If you have never been to the John F. Kennedy Space Center in Florida, it is definitely something you should plan on doing while in Florida. While in Orlando in May of 1999, we visited the complex and has left a lasting impression.
Apparently Kennedy Space Center has been NASA’s primary launch center of human spaceflight since its first launch in December of 1968. Launch operations for the Apollo, Skylab, and Space Shuttle programs were carried out from Kennedy Space Center Launch Complex 39 and managed by the Kennedy Space Center. While the first Apollo flights and all Project Mercury and Project Gemini flights took off from Cape Canaveral Air Force Station, the launches were managed by the Kennedy Space Center and its previous organization, the Launch Operations Directorate.
Starting with the fourth Gemini mission, the NASA launch control center in Florida (Mercury Control Center, later the Launch Control Center) began handing off control of the vehicle to the Mission Control Center shortly after liftoff; prior missions held control throughout the entire mission.
There are about 700 facilities grouped across the center’s 144,000 acres which opened on August 1, 1967. Among the unique facilities at the Kennedy Space Center is the 525-foot tall Vehicle Assembly Building for stacking NASA’s largest rockets, Operations and Checkout Building which houses the astronaut crew quarters, and 3-mile-long Shuttle Landing Facility. There is also a Visitor Complex open to the public on-site. This is where we started.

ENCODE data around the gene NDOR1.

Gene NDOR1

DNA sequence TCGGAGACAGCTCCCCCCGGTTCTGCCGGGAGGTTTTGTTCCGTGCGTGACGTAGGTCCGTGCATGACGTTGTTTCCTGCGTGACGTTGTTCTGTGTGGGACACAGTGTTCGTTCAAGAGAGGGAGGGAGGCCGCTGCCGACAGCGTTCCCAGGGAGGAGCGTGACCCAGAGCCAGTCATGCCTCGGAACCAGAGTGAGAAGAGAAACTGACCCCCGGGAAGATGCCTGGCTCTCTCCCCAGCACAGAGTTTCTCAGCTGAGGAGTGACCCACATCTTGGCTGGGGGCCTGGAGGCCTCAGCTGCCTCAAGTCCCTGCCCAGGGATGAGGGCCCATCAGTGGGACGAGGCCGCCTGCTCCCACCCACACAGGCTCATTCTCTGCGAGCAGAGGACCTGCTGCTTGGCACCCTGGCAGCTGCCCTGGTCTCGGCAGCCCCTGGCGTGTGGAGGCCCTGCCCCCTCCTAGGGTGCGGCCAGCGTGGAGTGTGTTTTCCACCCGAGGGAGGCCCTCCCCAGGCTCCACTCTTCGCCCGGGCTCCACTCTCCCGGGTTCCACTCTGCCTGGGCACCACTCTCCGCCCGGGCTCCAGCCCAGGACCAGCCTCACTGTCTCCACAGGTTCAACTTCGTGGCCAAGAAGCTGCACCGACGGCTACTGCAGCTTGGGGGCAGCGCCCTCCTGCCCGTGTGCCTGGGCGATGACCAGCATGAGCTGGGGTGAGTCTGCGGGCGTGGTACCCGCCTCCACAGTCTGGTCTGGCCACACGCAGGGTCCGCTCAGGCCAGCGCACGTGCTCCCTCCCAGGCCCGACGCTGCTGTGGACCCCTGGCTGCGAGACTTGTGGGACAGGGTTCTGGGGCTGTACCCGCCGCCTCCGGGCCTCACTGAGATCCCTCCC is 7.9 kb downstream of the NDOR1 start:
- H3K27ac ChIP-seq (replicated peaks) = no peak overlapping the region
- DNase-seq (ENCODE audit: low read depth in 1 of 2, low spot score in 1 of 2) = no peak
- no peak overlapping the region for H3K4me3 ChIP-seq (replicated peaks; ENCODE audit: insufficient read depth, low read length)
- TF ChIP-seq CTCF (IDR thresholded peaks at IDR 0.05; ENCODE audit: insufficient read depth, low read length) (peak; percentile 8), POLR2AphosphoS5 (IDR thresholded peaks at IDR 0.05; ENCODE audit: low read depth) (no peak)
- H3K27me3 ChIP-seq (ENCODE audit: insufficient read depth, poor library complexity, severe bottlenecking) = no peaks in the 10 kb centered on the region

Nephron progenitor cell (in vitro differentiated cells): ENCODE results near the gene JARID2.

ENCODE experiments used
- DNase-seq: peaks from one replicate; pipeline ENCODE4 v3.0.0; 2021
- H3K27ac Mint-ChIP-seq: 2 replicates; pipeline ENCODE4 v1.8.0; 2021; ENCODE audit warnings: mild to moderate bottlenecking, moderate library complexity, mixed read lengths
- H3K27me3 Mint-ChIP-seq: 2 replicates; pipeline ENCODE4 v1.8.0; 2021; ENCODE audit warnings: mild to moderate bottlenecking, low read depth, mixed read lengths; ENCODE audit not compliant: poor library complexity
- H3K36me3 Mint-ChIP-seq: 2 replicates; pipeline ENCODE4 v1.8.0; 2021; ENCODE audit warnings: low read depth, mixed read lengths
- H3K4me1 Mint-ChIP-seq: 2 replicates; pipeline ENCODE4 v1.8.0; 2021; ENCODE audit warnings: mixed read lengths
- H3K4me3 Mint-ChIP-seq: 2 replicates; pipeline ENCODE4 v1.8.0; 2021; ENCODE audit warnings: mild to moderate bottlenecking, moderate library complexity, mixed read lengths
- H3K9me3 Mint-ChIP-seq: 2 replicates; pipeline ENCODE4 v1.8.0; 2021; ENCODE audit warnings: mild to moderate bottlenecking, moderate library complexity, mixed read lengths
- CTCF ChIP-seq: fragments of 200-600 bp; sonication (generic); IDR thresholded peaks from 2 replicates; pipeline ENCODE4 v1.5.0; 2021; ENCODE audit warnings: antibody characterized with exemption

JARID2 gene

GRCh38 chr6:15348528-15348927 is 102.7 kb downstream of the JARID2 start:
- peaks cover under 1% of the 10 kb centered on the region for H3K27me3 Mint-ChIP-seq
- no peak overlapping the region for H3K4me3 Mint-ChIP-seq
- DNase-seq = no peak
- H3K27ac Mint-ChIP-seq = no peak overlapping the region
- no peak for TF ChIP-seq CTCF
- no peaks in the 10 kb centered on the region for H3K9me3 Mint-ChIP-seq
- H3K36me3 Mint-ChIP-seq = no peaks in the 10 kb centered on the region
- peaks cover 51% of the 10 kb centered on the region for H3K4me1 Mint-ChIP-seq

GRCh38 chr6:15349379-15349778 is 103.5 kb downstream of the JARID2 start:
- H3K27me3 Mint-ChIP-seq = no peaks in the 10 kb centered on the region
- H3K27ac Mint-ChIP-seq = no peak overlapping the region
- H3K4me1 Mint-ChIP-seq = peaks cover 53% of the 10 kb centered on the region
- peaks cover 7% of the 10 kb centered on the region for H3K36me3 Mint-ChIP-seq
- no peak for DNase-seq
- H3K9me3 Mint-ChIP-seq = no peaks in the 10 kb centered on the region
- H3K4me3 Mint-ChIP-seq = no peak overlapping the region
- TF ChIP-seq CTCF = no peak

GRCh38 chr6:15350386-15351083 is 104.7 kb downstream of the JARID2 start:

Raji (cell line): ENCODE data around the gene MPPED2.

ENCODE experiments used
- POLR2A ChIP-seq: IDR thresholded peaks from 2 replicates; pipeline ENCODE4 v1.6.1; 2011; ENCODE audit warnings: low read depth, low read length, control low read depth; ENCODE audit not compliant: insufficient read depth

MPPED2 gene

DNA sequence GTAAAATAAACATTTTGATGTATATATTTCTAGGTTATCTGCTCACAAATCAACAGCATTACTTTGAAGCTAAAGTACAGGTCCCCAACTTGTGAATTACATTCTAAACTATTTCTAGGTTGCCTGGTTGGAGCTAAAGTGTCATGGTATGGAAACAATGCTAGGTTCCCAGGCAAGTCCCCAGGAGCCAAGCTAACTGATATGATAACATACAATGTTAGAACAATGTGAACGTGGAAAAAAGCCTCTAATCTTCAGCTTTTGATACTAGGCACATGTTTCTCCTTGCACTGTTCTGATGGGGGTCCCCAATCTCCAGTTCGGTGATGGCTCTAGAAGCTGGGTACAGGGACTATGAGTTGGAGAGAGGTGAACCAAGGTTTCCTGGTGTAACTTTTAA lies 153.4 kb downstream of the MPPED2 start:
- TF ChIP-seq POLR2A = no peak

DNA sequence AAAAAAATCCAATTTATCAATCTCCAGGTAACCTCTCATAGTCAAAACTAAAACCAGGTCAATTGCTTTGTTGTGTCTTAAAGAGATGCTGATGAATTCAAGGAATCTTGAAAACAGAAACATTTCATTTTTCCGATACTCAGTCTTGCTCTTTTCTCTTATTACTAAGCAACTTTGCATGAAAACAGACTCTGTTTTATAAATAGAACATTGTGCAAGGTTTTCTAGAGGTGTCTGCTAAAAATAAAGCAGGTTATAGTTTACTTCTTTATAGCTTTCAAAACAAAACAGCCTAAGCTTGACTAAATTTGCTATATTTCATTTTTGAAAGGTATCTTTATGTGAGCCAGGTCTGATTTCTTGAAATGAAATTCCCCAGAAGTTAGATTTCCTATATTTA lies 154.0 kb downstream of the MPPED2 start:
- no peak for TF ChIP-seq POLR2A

While we were there we learned that the space program began in the early ’50s and has manned over 110 flights since then. They began with the Mercury and Gemini programs, which were followed in the ’60s by the Apollo moon missions aboard the gargantuan Saturn V rockets. When they say gargantuan, they aren’t kidding. (more on that later). Then in the ’70s they remodeled the facilities to accommodate the Space Shuttle program.
After looking around for a while we got on a bus (included in admission) and made our way to the first stop, which was the 39 Observatory Gantry. On the way, we passed the Vehicle Assembly Building. This building is considered one of the tallest buildings in the world. Once we reached the Observatory we were all herded into the theater to watch a short film about the space program, and how it has developed. After the movie, we went into another room that had a model of a space shuttle and we watched a mock launching. A little later we went outside and walked around the building. From here we could see the actual launchpad. That was really exciting for everyone on the tour.
A little later we got back on the bus and made our way to the other stop on the tour, the Apollo/Saturn V Center. We had heard it was huge, but I was completely shocked. My mouth was on the floor. It is incredibly huge. It is 363 feet in length and weighs 6.2 million pounds, and definitely something worth seeing. I was amazed and completely in awe. We spent quite a while in there looking at all the paraphernalia and accessories. It is definitely worth saving some time to explore this area. You won’t be disappointed.